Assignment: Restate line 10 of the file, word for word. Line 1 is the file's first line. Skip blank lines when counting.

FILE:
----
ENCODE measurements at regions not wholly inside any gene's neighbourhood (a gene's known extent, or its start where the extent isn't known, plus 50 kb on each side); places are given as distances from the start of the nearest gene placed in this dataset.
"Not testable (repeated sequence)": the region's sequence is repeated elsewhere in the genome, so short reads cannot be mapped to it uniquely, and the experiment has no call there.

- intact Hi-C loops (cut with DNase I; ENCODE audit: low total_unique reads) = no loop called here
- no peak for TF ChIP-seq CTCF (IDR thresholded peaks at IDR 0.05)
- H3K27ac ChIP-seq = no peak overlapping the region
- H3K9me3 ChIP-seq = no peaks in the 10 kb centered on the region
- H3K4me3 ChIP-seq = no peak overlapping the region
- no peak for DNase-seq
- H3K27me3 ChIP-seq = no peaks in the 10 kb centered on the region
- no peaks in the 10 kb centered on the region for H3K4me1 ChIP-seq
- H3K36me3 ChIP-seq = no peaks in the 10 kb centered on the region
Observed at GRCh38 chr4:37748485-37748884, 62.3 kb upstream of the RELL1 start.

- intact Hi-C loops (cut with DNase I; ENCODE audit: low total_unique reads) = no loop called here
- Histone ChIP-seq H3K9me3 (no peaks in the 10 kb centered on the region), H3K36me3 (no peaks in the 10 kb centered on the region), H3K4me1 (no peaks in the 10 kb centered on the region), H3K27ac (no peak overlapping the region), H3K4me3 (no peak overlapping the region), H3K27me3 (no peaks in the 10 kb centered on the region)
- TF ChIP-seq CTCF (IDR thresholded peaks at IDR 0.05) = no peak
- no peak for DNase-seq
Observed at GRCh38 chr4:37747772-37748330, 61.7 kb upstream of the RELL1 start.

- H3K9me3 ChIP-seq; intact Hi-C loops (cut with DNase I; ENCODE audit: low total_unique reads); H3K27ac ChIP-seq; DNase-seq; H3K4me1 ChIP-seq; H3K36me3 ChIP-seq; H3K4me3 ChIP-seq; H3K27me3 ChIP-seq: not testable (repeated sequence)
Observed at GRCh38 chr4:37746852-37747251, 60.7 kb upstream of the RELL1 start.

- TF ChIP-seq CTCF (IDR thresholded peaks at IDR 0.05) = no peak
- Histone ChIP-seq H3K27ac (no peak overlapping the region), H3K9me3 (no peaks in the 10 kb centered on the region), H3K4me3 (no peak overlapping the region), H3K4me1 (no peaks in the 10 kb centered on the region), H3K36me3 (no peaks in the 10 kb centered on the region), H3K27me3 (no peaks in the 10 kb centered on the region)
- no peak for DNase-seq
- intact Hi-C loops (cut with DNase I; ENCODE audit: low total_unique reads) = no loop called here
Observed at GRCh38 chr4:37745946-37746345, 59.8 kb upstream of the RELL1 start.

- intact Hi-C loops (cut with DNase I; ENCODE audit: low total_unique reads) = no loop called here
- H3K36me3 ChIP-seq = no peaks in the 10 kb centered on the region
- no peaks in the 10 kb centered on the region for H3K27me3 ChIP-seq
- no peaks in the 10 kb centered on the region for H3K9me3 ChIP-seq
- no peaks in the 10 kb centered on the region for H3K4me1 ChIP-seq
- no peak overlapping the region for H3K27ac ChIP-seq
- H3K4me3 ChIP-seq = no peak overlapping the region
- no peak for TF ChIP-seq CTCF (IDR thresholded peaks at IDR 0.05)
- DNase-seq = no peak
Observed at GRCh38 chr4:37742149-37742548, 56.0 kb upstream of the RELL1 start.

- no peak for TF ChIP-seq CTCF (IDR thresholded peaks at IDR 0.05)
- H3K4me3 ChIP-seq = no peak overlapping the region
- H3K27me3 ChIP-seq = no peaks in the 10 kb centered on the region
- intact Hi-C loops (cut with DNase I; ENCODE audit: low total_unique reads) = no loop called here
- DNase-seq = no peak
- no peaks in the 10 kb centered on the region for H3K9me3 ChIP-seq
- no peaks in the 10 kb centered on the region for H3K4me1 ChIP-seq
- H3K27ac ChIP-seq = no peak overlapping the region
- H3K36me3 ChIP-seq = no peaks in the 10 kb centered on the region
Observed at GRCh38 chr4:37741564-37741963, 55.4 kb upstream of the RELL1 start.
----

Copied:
- no peaks in the 10 kb centered on the region for H3K4me1 ChIP-seq